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WINNING, Incorporated | Boston, Massachusetts

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Bill Murray

Have you ever been in the middle of delivering a presentation to a prospect … when you noticed that he or she seemed to have completely tuned out of whatever it was you were saying? If you were delivering the proposal in person, maybe you noticed that the prospect’s gaze was elsewhere, or that his or her body language was closed-off.

Have you ever tried to motivate yourself to start a task? Did you conjure up all sorts of means, but after all the conjuring, nothing changed? You were still stuck. Except, you were also feeling guilty about having wasted more time without getting any closer to the accomplishment you were after.

Have you ever tried one of those tricky “closing techniques” that are supposed to transform hesitant prospects into instant customers? 

While there are several factors that contribute to success in the sales arena, there are five things you must have in order to maximize your potential and the results you achieve.

Have you ever seen a prospect’s eyes glaze over? Most professional salespeople have had this experience. Maybe you have, too.

When was the last time you failed? When was the last time you didn’t complete an important project on schedule, fell short of achieving a meaningful goal, or simply didn’t accomplish that which you set out to do? If you haven’t failed lately, that’s unfortunate. Because accompanying every failing experience is an opportunity to learn…and to grow.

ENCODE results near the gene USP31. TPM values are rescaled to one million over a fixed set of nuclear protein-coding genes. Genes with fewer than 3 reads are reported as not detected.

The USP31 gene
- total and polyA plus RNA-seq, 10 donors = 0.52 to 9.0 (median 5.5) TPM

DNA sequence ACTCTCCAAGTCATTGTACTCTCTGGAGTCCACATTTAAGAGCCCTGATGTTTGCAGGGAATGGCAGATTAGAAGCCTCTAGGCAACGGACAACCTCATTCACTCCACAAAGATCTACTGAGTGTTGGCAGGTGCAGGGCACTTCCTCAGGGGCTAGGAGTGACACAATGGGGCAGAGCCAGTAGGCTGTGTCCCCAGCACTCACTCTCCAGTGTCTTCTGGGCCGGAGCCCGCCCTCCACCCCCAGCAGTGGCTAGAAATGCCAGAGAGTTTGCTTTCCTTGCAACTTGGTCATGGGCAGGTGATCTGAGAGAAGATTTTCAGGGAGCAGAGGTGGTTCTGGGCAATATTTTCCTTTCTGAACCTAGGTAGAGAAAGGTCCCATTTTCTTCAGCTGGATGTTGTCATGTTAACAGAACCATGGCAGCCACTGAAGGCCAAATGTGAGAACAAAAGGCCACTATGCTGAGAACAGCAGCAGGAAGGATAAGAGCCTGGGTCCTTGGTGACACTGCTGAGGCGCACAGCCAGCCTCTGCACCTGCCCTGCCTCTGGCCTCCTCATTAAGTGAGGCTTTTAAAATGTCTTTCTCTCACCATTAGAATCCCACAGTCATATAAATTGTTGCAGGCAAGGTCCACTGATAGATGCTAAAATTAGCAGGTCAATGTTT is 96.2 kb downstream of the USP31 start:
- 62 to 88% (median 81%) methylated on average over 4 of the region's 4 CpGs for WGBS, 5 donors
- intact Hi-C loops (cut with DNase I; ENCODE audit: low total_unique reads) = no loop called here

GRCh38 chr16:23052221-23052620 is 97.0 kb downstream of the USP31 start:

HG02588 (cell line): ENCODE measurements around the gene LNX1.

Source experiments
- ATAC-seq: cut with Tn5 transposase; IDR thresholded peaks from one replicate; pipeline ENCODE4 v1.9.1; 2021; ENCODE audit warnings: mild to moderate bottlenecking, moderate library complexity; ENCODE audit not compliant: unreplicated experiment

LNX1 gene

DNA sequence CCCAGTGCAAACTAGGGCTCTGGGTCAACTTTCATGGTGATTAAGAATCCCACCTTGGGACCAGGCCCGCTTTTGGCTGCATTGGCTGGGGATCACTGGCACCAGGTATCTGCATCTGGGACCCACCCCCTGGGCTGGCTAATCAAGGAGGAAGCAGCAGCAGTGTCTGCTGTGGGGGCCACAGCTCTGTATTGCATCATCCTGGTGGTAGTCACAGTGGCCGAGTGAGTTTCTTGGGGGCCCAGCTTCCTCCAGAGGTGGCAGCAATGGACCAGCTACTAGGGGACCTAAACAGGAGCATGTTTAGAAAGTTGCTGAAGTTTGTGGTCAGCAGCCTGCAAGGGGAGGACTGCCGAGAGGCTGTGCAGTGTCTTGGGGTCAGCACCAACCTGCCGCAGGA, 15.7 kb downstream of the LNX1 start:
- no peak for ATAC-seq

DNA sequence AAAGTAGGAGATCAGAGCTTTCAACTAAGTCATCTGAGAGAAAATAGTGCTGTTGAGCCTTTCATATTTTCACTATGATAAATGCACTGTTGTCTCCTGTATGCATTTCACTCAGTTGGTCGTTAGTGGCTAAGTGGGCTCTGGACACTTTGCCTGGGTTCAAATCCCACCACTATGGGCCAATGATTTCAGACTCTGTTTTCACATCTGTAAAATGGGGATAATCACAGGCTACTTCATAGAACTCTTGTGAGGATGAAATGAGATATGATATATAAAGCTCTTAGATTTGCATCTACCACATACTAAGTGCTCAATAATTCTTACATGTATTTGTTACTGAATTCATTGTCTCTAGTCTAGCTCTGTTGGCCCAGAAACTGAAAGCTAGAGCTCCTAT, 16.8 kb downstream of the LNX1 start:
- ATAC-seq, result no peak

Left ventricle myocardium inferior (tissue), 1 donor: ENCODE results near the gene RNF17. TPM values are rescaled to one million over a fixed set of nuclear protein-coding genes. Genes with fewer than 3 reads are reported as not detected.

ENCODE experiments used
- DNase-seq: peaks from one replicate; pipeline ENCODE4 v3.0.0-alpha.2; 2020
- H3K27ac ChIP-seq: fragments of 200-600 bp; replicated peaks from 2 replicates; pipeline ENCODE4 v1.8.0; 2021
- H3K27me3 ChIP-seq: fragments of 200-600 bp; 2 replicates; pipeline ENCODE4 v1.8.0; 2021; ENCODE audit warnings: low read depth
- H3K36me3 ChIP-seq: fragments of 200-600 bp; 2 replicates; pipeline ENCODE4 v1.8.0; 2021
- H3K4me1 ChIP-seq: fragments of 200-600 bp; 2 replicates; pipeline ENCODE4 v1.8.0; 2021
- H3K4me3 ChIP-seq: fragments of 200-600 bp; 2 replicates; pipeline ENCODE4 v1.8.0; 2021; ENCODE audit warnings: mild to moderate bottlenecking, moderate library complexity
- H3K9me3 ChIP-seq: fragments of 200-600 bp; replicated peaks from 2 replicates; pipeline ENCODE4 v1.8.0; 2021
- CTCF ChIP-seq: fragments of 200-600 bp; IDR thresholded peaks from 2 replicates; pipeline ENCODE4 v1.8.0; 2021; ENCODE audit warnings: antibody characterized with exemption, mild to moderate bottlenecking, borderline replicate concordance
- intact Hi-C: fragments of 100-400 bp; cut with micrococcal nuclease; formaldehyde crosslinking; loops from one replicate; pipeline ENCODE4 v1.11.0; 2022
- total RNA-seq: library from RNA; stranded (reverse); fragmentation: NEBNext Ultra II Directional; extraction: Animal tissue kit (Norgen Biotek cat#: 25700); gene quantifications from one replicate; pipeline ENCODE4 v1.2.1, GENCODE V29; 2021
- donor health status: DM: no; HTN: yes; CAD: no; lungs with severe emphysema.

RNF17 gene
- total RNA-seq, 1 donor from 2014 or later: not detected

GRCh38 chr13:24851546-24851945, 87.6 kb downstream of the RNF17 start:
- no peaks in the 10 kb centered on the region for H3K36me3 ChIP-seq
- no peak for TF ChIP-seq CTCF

It evaporated, that’s what happened. Why? Because you invested your own time and energy before you confirmed the prospect’s ability to make the investment. 

Strategic planning is something many companies undertake, but not as many are successful in implementing them. Goals are divvied up to the appropriate team members with the expectation to fulfill them, sometimes without an action plan to do so.

Salespeople sometimes dig themselves into a hole by leaping into action at the very first sign of interest from a prospect. Maybe something like that has happened to you. Perhaps you had a “good initial discussion” with a prospect, and, based on that conversation, you agreed to invest time and energy gathering information, working up prices, and putting together your presentation.

TA theory defines three ego states that influence our behavior—the Parent, the Adult, and the Child. Think of these ego states as internal tape recorders where childhood impressions—teachings and associated feelings—are stored.